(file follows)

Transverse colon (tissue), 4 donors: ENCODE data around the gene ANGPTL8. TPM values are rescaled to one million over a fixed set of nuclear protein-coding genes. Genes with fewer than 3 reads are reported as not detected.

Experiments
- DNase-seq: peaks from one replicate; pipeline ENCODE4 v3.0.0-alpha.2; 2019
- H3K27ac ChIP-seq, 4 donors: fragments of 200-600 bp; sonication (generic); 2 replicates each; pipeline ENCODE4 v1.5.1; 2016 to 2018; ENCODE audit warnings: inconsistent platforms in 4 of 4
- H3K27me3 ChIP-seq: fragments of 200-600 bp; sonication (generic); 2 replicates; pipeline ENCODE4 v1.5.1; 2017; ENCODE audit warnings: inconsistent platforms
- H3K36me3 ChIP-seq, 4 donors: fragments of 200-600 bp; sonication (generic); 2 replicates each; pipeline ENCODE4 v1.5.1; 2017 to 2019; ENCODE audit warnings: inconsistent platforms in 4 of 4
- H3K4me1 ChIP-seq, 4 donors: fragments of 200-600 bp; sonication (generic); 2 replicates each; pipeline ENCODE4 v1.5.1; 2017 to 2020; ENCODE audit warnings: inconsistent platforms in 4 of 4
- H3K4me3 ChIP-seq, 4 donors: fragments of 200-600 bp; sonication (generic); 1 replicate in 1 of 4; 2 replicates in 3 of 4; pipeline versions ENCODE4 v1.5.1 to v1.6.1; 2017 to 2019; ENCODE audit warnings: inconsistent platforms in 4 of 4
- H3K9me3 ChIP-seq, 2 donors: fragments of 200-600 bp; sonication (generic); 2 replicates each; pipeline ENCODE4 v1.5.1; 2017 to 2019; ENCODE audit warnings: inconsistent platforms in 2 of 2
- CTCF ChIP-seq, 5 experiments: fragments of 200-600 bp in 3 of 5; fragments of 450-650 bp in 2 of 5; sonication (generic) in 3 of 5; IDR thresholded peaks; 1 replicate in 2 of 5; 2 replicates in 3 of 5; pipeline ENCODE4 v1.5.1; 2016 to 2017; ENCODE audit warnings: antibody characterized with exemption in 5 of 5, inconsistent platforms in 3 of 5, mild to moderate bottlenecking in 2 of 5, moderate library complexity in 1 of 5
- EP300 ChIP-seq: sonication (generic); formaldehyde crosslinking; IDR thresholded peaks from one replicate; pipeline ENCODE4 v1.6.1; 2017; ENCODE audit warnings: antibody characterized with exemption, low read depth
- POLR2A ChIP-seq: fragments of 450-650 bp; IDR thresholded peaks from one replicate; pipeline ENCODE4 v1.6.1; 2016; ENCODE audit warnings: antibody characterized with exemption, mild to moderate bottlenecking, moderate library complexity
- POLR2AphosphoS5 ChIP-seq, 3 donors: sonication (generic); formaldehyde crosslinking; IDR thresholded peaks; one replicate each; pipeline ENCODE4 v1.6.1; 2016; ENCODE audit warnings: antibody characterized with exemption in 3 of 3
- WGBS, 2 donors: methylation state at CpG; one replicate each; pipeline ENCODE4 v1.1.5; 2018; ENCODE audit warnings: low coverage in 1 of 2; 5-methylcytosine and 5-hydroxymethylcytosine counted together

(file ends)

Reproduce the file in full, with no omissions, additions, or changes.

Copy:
Transverse colon (tissue), 4 donors: ENCODE data around the gene ANGPTL8. TPM values are rescaled to one million over a fixed set of nuclear protein-coding genes. Genes with fewer than 3 reads are reported as not detected.

Experiments
- DNase-seq: peaks from one replicate; pipeline ENCODE4 v3.0.0-alpha.2; 2019
- H3K27ac ChIP-seq, 4 donors: fragments of 200-600 bp; sonication (generic); 2 replicates each; pipeline ENCODE4 v1.5.1; 2016 to 2018; ENCODE audit warnings: inconsistent platforms in 4 of 4
- H3K27me3 ChIP-seq: fragments of 200-600 bp; sonication (generic); 2 replicates; pipeline ENCODE4 v1.5.1; 2017; ENCODE audit warnings: inconsistent platforms
- H3K36me3 ChIP-seq, 4 donors: fragments of 200-600 bp; sonication (generic); 2 replicates each; pipeline ENCODE4 v1.5.1; 2017 to 2019; ENCODE audit warnings: inconsistent platforms in 4 of 4
- H3K4me1 ChIP-seq, 4 donors: fragments of 200-600 bp; sonication (generic); 2 replicates each; pipeline ENCODE4 v1.5.1; 2017 to 2020; ENCODE audit warnings: inconsistent platforms in 4 of 4
- H3K4me3 ChIP-seq, 4 donors: fragments of 200-600 bp; sonication (generic); 1 replicate in 1 of 4; 2 replicates in 3 of 4; pipeline versions ENCODE4 v1.5.1 to v1.6.1; 2017 to 2019; ENCODE audit warnings: inconsistent platforms in 4 of 4
- H3K9me3 ChIP-seq, 2 donors: fragments of 200-600 bp; sonication (generic); 2 replicates each; pipeline ENCODE4 v1.5.1; 2017 to 2019; ENCODE audit warnings: inconsistent platforms in 2 of 2
- CTCF ChIP-seq, 5 experiments: fragments of 200-600 bp in 3 of 5; fragments of 450-650 bp in 2 of 5; sonication (generic) in 3 of 5; IDR thresholded peaks; 1 replicate in 2 of 5; 2 replicates in 3 of 5; pipeline ENCODE4 v1.5.1; 2016 to 2017; ENCODE audit warnings: antibody characterized with exemption in 5 of 5, inconsistent platforms in 3 of 5, mild to moderate bottlenecking in 2 of 5, moderate library complexity in 1 of 5
- EP300 ChIP-seq: sonication (generic); formaldehyde crosslinking; IDR thresholded peaks from one replicate; pipeline ENCODE4 v1.6.1; 2017; ENCODE audit warnings: antibody characterized with exemption, low read depth
- POLR2A ChIP-seq: fragments of 450-650 bp; IDR thresholded peaks from one replicate; pipeline ENCODE4 v1.6.1; 2016; ENCODE audit warnings: antibody characterized with exemption, mild to moderate bottlenecking, moderate library complexity
- POLR2AphosphoS5 ChIP-seq, 3 donors: sonication (generic); formaldehyde crosslinking; IDR thresholded peaks; one replicate each; pipeline ENCODE4 v1.6.1; 2016; ENCODE audit warnings: antibody characterized with exemption in 3 of 3
- WGBS, 2 donors: methylation state at CpG; one replicate each; pipeline ENCODE4 v1.1.5; 2018; ENCODE audit warnings: low coverage in 1 of 2; 5-methylcytosine and 5-hydroxymethylcytosine counted together